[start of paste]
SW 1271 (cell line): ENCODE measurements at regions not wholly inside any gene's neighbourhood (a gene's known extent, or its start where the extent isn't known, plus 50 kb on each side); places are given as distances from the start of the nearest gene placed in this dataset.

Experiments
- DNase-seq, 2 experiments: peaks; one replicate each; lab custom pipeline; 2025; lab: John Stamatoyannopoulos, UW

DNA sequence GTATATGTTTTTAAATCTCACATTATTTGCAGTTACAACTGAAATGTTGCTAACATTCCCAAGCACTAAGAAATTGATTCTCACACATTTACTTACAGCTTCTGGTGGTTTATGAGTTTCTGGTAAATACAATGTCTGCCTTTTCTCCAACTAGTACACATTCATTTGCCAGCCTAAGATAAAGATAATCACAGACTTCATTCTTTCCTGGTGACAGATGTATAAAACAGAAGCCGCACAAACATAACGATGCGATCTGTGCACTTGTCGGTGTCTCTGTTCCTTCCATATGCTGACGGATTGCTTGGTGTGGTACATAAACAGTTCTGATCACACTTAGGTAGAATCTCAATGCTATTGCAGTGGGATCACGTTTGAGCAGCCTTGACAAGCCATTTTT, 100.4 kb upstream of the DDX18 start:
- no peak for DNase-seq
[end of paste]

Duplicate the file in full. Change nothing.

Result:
SW 1271 (cell line): ENCODE measurements at regions not wholly inside any gene's neighbourhood (a gene's known extent, or its start where the extent isn't known, plus 50 kb on each side); places are given as distances from the start of the nearest gene placed in this dataset.

Experiments
- DNase-seq, 2 experiments: peaks; one replicate each; lab custom pipeline; 2025; lab: John Stamatoyannopoulos, UW

DNA sequence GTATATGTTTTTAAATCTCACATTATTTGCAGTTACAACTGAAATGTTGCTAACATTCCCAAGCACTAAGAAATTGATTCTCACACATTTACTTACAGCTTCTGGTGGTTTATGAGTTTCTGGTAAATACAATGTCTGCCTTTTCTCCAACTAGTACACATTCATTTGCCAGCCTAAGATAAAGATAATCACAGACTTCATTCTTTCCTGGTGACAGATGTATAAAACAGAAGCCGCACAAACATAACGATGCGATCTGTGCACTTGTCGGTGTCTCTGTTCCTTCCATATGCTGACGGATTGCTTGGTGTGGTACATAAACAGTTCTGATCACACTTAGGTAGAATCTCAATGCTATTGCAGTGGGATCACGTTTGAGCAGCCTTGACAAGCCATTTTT, 100.4 kb upstream of the DDX18 start:
- no peak for DNase-seq